Covid-19 outbreak reported on Oregon mink farm

Posted Nov 29, 2020 by Karen Graham
An outbreak of COVID-19 at a mink farm in Oregon has resulted in a quarantine at that farm. The farmer and his staff have also been advised to self-isolate after multiple coronavirus cases were reported among workers on the farm.
American Mink ( Neovison vison) - White (Jasmin)  in Poland
American Mink ( Neovison vison) - White (Jasmin), in Poland
felixd (CC BY-SA 4.0)
Ten mink samples submitted all came back positive for coronavirus, the Oregon Department of Agriculture (ODA) said in a news release on Friday. This means that "no animal or animal product can leave the farm until further notice," according to ODA.
"We have been engaged with the Oregon mink industry for some time, providing information on biosecurity to prevent the introduction of SARS-CoV-2 and were ready to respond," ODA veterinarian Dr. Ryan Scholz said, according to CTV News Canada.
"The farmer did the right thing by self-reporting symptoms very early and he is now cooperating with us and Oregon Health Authority (OHA) in taking care of his animals and staff. So far, we have no reports of mink moralities linked to the virus but that could change as the virus progresses."
OHA public health veterinarian Dr. Emilio DeBess says the safety of workers is critical in protecting people and animals, adding: "Our best weapon against the virus right now is education. We are providing testing, specific workplace guidance and support, and supplying additional PPE to the farmer, the employees, and their families to help reduce further spread of the virus."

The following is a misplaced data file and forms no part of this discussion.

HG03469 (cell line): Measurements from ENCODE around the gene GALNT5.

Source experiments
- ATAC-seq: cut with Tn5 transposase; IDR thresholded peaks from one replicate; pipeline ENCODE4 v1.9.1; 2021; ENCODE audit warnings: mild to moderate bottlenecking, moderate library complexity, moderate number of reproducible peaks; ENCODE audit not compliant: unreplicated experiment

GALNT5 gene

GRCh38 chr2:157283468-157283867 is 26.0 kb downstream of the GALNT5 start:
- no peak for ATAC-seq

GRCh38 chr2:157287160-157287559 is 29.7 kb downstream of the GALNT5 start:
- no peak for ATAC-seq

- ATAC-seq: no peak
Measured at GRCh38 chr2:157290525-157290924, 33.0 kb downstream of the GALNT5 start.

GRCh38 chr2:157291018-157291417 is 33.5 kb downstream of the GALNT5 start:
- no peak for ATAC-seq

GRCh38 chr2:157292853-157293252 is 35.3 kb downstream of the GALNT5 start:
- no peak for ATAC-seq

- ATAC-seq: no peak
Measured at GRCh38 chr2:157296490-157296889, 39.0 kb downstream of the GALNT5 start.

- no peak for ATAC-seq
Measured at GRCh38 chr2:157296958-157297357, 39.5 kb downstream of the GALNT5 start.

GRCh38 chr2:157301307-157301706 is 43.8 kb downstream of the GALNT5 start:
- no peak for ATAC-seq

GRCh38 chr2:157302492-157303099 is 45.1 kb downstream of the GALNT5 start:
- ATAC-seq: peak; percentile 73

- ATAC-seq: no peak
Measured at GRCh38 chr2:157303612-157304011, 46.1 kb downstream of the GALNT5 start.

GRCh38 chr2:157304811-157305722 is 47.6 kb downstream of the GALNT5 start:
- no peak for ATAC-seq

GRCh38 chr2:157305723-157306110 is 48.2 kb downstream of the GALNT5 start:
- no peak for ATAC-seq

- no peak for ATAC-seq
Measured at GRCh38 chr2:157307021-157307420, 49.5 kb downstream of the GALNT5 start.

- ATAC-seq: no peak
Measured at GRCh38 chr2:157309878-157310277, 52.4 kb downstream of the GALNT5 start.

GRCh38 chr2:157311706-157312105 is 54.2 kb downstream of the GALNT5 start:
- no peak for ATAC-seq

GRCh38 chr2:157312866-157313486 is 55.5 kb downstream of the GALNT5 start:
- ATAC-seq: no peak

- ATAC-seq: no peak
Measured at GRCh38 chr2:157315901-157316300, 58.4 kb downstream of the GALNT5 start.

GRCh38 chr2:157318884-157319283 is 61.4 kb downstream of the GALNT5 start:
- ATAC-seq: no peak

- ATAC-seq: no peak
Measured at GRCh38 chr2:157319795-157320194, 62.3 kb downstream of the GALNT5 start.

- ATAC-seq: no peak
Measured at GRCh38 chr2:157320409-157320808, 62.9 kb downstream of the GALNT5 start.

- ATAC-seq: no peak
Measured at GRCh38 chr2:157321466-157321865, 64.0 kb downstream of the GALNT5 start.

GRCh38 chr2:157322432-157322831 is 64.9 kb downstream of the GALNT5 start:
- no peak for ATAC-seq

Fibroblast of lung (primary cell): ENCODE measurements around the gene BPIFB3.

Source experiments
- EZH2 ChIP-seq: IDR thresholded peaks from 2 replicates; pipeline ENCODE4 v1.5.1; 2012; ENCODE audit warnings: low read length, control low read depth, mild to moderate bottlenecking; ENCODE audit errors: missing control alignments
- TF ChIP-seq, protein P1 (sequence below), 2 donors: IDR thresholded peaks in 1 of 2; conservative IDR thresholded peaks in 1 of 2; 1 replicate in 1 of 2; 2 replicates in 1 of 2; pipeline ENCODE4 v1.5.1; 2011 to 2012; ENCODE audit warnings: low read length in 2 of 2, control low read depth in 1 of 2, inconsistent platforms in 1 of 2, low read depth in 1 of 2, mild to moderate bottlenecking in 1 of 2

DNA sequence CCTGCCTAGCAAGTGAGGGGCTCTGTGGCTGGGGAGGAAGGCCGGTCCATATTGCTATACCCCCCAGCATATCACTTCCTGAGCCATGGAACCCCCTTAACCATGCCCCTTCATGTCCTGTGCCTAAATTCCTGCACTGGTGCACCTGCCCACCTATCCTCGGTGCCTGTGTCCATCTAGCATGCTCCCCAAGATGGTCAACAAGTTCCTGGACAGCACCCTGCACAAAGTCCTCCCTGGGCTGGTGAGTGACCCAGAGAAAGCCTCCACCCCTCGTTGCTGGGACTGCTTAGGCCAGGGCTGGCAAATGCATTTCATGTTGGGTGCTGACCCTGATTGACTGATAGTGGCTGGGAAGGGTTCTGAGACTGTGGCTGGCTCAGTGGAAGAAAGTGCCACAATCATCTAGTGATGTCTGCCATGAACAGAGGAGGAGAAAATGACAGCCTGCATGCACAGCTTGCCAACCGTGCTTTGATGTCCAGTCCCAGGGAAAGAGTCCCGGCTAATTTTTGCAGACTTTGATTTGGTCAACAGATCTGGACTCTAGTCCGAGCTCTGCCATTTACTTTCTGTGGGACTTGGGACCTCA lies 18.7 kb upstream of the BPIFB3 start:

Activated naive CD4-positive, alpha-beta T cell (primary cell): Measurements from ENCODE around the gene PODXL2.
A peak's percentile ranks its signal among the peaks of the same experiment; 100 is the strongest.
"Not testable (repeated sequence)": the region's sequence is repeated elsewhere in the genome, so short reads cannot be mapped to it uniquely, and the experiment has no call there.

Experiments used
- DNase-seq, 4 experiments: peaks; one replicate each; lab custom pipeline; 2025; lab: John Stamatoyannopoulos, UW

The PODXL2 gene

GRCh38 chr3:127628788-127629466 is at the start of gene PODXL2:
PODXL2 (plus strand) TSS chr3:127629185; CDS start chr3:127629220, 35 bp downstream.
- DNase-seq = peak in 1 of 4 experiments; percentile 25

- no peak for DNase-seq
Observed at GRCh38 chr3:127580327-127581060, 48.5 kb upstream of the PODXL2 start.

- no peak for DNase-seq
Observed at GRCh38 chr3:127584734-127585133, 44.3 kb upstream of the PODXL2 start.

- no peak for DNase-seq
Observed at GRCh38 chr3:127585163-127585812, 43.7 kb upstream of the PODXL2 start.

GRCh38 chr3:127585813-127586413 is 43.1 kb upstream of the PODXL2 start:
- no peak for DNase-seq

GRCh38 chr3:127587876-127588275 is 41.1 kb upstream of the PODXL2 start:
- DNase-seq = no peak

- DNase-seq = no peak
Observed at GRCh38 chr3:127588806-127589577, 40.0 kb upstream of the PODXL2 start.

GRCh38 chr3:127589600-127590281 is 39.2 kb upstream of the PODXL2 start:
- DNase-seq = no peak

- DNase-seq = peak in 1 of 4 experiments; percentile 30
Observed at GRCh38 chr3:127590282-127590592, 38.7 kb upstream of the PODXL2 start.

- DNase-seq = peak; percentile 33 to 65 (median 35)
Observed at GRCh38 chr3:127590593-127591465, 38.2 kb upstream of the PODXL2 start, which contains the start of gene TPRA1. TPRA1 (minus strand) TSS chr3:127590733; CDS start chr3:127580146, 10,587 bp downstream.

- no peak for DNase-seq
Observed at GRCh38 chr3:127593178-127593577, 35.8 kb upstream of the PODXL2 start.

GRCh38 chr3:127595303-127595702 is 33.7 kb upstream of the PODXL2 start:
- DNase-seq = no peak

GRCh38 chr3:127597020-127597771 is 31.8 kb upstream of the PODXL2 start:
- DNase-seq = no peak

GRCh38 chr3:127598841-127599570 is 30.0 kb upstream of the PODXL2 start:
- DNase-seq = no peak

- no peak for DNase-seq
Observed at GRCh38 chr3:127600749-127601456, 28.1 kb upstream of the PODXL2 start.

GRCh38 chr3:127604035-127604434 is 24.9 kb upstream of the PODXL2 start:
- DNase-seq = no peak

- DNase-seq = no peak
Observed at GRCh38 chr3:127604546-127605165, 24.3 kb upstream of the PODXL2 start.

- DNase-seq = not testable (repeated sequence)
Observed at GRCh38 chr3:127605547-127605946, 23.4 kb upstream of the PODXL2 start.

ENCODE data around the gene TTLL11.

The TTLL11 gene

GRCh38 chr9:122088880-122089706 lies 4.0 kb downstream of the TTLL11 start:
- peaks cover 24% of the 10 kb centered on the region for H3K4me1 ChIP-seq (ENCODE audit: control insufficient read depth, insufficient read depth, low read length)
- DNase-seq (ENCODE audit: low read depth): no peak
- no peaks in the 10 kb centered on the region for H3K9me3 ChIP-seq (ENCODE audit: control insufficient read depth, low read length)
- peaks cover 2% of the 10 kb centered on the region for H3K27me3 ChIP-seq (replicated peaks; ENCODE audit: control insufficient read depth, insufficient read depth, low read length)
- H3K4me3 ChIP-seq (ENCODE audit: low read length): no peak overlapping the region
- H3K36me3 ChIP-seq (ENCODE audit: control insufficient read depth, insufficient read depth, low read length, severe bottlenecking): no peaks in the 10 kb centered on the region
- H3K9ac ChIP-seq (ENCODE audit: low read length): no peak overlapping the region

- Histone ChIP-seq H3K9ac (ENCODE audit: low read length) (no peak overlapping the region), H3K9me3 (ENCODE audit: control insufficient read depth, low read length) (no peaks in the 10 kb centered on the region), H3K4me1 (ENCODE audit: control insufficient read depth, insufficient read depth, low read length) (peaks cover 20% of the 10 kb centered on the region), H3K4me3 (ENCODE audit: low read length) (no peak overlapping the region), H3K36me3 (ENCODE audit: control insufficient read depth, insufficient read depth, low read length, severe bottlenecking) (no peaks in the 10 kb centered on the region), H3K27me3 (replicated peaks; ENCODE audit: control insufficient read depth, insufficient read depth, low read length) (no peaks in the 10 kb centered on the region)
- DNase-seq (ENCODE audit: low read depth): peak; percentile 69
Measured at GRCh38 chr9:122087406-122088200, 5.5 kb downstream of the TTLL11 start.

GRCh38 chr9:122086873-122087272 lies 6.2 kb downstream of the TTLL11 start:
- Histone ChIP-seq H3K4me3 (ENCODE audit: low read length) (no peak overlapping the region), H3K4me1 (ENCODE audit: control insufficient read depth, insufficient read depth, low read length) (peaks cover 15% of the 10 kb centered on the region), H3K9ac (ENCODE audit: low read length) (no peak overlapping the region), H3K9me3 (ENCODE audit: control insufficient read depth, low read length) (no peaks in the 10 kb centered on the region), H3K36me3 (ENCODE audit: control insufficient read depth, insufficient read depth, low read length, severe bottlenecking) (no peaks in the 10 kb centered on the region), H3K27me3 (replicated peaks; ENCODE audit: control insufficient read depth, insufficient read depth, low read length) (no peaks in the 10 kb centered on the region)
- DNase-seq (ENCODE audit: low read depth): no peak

Denmark ordered millions of mink culled before the government admitted it had no legal authority for...
Denmark ordered millions of mink culled before the government admitted it had no legal authority for the move
Morten Stricker, Ritzau Scanpix/AFP/File
SARS-CoV-2 in mink
The news stream has focused on Denmark's coronavirus outbreak in mink. Earlier this month, Denmark, which is the world's largest exporter of mink fur — announced it would cull all of the country's more than 15 million mink after a mutated version of the novel coronavirus was discovered.
Two weeks later, the government concluded that the potential threat to human vaccines was "very likely extinguished," in the absence of any new cases of the mutated version. By then, over 10 million mink had been slaughtered.
But Denmark is not the only country to detect the virus in mink. This year, the virus has also been detected in the Netherlands, Italy, Sweden, Spain, and in the United States in Utah, Michigan, and Wisconsin. Other species of animals within the United States have also tested positive for SARS-CoV-2, reports CNN News.
According to the Centers for Disease Control and Prevention (CDC), "Currently, there is no evidence that animals play a significant role in the spread of SARS-CoV-2 to people. However, reports from infected mink farms in the Netherlands and Denmark suggest that in these environments there is the possibility for spread of SARS-CoV-2 from mink to humans."
The USDA announces confirmed coronavirus cases in animals each time it is found in a new species. All confirmed cases in animals are posted on the department's website. The overall number of animals tested for SARS-CoV-2 is being updated monthly. As of November 15, 2020, 1,842 animals had been tested by the agency.